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Visiting white parts of town makes some Black kids feel less safe, according to study

walking to school
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Some Black youth feel less safe when they visit predominantly white areas of their city, a new study in Columbus has found.

And it was those Black kids who spent the most time in white-dominated areas who felt less safe, said Christopher Browning, lead author of the study and professor of sociology at The Ohio State University.

"Familiarity with white neighborhoods doesn't make Black kids feel more comfortable and safer. In fact, familiarity seems to reveal threats," Browning said. "It is not a terribly optimistic finding."

The study was published online recently in the Journal of Adolescent Health.

The study is one of the first to examine in how urban youth perceive their safety in real time, Browning said. Data came from the federally funded Adolescent Health and Development in Context study, which involved 1,405 11- to 17-year-old youths in Columbus.

Researchers gave participants smartphones, which they used to report on how safe they felt as they moved through the city over a one-week period.

Five random times a day, the youths received a mini-survey that asked them where they were, what they were doing, who they were with and social characteristics of the setting. The GPS on their phone also recorded their location.

Each survey also asked them to rate on a 5-point scale if the location they were in was a safe place to be.

Researchers classified the youth as being in a white-dominated area if the census-block they were in when they were surveyed was at least 70% non-Hispanic white.

The study also measured violent crime levels in the areas that the youth visited.

Results showed that youth generally felt safe when they were near their homes—those who were within 30 meters of their home had about a 14% greater probability than others of strongly agreeing they felt safe in the moment.

Not surprisingly, both Black and white youth were less likely to say they felt safe when they were in census blocks that had higher violent crime rates.

But it was the racial differences that were of greatest interest to the researchers.

"When white youth are in white-dominated spaces, they tended to feel a little safer," said Browning, who is also a member of Ohio State's Institute for Population Research. "But that's not the case for Black youth."

The issue that Black youth face in Columbus and most other cities is that the resources they want and need—such as shopping, entertainment, libraries and restaurants—are often located in predominantly white areas.

Results of the study showed that Black youth who live in segregated, predominantly Black neighborhoods spend an average of 40% of their non-home time in white-dominated neighborhoods—about twice as much time as they spend in their own neighborhoods.

And the unsafe feeling for Black participants in the study increased with more exposure to predominantly white neighborhoods. For example, for teenagers exposed, on average, to 70% white neighborhoods, being outdoors in a white neighborhood reduced the probability of reporting strong agreement that the location was safe by about 26%.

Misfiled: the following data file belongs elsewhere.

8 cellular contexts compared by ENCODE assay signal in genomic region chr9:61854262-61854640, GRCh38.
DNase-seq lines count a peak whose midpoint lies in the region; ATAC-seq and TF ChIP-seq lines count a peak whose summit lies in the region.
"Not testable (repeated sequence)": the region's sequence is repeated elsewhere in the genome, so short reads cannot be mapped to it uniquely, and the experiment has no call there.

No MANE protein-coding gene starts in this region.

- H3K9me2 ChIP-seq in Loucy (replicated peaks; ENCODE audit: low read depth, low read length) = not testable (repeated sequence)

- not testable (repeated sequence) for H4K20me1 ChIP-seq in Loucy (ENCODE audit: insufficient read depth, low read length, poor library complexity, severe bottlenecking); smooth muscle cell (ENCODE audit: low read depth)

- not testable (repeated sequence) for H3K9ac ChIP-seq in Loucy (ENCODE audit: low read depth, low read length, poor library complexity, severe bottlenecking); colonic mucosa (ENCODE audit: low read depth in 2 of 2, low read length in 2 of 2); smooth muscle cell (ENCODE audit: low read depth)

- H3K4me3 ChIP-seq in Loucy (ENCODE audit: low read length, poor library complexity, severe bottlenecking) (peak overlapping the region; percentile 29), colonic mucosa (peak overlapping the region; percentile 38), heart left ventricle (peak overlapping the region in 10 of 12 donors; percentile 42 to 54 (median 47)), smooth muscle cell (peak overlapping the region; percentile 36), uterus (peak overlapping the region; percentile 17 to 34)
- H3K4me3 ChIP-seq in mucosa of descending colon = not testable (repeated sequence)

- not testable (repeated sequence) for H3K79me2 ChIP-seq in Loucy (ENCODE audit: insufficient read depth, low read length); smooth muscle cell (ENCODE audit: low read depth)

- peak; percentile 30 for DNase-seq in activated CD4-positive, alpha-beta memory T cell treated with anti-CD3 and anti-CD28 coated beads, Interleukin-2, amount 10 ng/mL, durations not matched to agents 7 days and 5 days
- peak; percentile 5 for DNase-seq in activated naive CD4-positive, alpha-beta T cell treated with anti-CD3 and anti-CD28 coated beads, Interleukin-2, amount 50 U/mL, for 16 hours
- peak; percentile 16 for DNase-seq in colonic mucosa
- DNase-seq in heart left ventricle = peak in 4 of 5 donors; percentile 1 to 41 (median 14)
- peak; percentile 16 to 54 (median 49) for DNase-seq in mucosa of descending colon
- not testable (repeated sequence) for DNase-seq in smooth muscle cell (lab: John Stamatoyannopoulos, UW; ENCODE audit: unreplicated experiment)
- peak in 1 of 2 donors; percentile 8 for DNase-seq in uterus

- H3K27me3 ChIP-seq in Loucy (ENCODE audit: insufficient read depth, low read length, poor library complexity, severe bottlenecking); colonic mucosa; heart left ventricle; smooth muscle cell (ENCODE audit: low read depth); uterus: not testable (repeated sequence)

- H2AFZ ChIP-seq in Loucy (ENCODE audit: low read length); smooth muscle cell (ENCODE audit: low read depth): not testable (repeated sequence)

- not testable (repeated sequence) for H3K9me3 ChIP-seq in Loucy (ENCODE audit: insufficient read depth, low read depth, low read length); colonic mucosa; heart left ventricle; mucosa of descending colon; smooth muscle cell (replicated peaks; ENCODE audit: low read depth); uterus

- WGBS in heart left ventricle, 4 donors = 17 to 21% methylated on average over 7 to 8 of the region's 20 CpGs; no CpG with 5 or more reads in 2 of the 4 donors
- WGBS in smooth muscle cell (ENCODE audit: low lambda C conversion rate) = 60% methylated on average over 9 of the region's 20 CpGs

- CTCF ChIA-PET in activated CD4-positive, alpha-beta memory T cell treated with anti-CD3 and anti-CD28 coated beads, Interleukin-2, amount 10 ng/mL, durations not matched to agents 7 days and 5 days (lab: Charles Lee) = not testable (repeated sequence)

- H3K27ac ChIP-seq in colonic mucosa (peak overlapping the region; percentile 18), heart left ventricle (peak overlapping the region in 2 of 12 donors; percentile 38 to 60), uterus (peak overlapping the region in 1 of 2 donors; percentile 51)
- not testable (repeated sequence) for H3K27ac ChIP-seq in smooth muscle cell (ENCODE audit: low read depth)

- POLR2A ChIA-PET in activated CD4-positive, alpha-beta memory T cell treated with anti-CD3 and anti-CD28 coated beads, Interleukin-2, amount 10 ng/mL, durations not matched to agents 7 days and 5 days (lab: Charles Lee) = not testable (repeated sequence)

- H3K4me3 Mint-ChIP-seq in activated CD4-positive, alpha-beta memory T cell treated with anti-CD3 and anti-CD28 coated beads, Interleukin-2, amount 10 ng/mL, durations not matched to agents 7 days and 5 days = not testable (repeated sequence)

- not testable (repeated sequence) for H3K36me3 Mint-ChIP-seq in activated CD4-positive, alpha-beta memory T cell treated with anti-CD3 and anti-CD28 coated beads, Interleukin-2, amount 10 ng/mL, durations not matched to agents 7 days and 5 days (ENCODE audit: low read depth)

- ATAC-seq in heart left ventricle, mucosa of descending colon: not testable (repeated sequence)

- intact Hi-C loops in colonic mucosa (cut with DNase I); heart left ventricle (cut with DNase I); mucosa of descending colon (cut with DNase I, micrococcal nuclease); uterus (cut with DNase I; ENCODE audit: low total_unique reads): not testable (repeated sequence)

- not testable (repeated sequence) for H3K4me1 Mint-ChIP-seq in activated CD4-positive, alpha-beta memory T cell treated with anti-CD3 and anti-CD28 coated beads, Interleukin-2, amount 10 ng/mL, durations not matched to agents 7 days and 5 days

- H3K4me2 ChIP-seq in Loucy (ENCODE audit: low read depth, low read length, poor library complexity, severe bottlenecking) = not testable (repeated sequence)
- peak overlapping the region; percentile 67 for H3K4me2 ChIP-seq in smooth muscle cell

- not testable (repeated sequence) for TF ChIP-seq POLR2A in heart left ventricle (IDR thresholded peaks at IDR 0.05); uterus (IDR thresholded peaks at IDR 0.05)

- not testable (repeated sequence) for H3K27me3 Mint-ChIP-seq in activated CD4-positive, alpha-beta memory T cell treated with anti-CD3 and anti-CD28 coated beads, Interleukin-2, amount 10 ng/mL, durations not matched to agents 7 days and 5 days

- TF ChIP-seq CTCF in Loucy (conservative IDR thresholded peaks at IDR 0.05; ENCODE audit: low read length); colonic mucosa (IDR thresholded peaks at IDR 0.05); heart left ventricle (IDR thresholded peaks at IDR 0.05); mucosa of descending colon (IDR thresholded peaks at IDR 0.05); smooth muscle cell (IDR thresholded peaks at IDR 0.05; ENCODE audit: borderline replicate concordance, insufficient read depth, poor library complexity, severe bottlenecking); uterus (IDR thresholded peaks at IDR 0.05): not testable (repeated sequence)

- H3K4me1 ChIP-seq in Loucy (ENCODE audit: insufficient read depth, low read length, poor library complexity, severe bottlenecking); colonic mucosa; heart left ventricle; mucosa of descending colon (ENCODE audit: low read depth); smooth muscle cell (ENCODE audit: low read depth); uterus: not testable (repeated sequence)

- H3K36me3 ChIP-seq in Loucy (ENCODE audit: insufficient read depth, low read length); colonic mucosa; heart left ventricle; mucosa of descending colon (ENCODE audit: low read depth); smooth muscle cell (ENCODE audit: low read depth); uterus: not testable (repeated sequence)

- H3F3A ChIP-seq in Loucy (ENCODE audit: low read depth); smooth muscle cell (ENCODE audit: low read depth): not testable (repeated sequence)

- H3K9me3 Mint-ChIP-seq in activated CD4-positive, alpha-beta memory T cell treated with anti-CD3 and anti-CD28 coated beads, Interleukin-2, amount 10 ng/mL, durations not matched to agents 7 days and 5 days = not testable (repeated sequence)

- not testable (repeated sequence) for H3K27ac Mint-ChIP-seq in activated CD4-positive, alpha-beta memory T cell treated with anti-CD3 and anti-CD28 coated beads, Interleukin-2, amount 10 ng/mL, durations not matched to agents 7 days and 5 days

"There is this complicated trade-off that Black youth have to navigate in which they want to take advantage of these organizational resources that are mainly available in white areas of the city," Browning said. "But they also have to deal with feeling concerned about their safety."

In order to keep the mini-surveys short, youth were not asked what led to their feelings of relative safety when they were in different parts of the city. But other research points to why Black youth would feel less safe in white-dominated areas of the city, he noted.

There is the fear of being the victim of racial violence or having a potentially dangerous encounter with police, which, while rare, is always possible, he said.

"But there is also the sense of psychological safety. We think of it as the sense of trust that Black youth have that they can be themselves and not be at risk of being excluded, which could include anything from microaggressions to outright discrimination," he said.

This perception of being less safe in white neighborhoods may have real-life health consequences for Black youth. In a study published last year in the journal Psychoneuroendocrinology, Browning and colleagues measured hair cortisol concentrations in some of the same Black and white youths (690 total) involved in this research. High hair cortisol levels indicate elevated levels of chronic stress.

The findings showed that Black youth who perceived they were less safe also had higher levels of hair cortisol. Similar findings were not seen in white kids.

"We found that feelings of safety among Black kids predict this biological indicator of stress found in hair. High levels of chronic stress could have negative effects on health," Browning said.

The results show the challenges that Black youth face living in American cities.

While a lot of attention has been paid to the problems Black youth face growing up in segregated neighborhoods, this study suggests that leaving those areas may present problems as well.

"Black youth face unique challenges when they try to use the resources that are often found only in white-dominated neighborhoods in their ," Browning said.

More information: Christopher R. Browning et al, Racial Differences in Activity Space Exposures and Everyday Perceptions of Safety Among Urban Youth, Journal of Adolescent Health (2024). DOI: 10.1016/j.jadohealth.2024.01.022

Citation: Visiting white parts of town makes some Black kids feel less safe, according to study (2024, April 10) retrieved 24 June 2024 from
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